Technological know-how aids San Jose church outreach (March 31, 2002)

Cincinnati racial reconciliation brings inner peace to inner city (March 24, 2002)

District's fund-raising efforts aid pastors planting churches (March 17, 2002)

GED program an effective ministry (March 10, 2002)

Building relationshipis at heart of women's ministries outreach (February 24, 2002)

Single-minded devotion: Unmarried ranks offer ministry opportunities (February 17, 2002)

Bethany College honors black minister pioneer (February 10, 2002)

A/G quarterback wins Unitas Award (January 27, 2002)

Camp Melody plants song of love in boys' hearts (January 20, 2002)

Pastor breaks giving record after 10 days atop billboard (January 13, 2002)


2001 News Digest stories


2000 News Digest stories

District’s fund-raising efforts aid pastors planting churches

(March 17, 2002)

Pastor James R. Brown began holding church services in September 2000 at Harbor Assembly of God in Egg Harbor Township west of Atlantic City, N.J. As happens with most new churches, Brown and his wife, Kathy, had to do almost everything themselves at first, including lead worship, print bulletins and distribute fliers about the new congregation, which meets in a Comfort Inn conference room.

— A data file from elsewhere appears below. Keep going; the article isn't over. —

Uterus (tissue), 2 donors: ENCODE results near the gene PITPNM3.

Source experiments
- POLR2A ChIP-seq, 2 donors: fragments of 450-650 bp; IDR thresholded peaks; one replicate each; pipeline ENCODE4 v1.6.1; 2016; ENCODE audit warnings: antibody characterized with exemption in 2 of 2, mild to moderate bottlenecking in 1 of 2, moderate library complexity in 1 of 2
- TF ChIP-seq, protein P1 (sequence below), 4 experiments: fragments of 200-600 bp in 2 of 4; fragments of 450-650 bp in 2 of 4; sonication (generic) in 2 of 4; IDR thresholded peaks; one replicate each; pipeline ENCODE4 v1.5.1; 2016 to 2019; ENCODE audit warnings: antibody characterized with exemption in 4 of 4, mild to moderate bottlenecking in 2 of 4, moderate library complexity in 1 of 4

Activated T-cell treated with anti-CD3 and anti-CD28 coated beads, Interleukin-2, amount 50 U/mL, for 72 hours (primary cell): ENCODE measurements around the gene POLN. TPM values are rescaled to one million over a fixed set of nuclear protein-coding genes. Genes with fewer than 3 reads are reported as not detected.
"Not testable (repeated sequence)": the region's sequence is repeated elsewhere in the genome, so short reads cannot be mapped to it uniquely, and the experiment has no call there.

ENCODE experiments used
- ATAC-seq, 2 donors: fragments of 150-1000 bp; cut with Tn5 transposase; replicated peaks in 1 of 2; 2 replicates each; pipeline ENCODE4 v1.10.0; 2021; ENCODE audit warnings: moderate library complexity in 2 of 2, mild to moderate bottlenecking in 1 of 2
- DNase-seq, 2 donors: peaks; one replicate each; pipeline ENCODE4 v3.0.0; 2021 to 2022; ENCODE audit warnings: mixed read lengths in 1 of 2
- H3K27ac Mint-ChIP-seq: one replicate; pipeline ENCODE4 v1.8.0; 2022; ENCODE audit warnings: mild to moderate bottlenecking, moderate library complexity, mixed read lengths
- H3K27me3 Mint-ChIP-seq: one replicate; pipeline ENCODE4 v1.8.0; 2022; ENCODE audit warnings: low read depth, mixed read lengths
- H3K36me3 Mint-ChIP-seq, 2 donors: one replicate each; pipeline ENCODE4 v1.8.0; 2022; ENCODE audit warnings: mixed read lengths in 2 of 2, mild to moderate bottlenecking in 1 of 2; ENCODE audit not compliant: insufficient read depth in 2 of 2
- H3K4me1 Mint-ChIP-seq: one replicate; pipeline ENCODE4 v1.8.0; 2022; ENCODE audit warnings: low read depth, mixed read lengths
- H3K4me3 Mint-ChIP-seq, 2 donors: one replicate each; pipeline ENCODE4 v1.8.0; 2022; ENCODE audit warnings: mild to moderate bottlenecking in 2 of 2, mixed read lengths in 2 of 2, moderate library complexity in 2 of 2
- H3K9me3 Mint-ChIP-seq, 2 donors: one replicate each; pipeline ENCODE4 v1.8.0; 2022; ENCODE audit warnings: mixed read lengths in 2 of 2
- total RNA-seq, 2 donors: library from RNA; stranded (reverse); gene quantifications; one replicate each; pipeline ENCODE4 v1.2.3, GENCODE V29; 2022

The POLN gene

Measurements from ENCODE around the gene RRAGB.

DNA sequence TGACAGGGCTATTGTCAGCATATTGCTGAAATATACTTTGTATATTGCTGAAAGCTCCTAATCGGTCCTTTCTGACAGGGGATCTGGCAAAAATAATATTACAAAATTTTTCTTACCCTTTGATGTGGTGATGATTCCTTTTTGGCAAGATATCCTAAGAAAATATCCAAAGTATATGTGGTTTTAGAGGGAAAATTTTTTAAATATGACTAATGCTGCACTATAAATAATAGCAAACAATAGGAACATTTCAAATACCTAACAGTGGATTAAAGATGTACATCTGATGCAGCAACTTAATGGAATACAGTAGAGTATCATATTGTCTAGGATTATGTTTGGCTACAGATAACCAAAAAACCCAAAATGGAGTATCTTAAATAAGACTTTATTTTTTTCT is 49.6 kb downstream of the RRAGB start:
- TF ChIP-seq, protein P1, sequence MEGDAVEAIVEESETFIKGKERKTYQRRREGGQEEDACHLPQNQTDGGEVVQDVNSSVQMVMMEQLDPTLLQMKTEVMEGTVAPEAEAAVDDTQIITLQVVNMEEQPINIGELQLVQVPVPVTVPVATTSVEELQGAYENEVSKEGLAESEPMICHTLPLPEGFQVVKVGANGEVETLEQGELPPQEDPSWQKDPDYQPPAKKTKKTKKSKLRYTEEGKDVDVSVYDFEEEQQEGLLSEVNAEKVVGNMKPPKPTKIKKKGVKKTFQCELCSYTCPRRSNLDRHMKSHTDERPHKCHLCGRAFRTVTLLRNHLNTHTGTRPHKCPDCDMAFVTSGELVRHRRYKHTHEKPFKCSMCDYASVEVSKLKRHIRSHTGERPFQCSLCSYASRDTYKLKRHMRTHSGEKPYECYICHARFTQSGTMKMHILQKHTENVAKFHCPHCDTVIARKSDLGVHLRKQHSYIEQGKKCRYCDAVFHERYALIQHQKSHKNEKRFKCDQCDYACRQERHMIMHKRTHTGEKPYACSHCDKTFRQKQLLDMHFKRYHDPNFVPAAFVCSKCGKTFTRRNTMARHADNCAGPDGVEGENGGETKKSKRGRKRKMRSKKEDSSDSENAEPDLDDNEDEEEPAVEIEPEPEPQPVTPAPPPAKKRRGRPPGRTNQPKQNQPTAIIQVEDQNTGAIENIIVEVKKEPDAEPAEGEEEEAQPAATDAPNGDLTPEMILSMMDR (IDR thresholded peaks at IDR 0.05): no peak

Early supporters: Jennifer and Kathy Brown have been attending Harbor Assembly of God since the church plant’s beginning.

However, unlike many ministers who begin preaching after graduating from Bible school and serving a youth pastor stint, Brown also had time to learn the community because he had financial support from the New Jersey District of the Assemblies of God. The New Jersey District committed to paying Brown’s salary for the first 18 months, housing costs for two years and medical insurance for three years. In addition, the district financed the rent costs for the new church. The support has kept Brown from having to become bivocational. Without the district’s funds to support him, his wife and 3-year-old daughter, Jennifer, Brown figures he also would have had to work as a hotel desk clerk as he did during his years at Valley Forge Christian College in Pennsylvania.